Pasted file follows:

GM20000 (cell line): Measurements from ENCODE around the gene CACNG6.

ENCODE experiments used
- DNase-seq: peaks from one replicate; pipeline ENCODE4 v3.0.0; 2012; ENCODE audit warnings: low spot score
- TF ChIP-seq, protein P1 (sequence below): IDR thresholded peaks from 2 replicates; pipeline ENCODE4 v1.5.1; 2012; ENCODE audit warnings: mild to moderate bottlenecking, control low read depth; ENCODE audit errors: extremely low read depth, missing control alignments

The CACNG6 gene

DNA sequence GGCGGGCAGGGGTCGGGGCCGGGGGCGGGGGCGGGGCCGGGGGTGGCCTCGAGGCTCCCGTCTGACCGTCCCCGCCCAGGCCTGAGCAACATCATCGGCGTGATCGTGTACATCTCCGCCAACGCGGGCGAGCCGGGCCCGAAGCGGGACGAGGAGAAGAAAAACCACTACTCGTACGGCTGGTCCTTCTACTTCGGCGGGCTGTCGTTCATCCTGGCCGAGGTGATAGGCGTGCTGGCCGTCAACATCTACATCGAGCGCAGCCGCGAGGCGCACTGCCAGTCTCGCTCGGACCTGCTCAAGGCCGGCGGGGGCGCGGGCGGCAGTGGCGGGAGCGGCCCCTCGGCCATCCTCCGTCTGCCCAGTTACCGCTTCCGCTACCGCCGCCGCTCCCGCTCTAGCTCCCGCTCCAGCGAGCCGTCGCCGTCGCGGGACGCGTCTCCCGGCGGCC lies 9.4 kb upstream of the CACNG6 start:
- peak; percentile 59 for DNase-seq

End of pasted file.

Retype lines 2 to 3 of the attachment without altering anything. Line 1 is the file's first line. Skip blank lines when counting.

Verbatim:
ENCODE experiments used
- DNase-seq: peaks from one replicate; pipeline ENCODE4 v3.0.0; 2012; ENCODE audit warnings: low spot score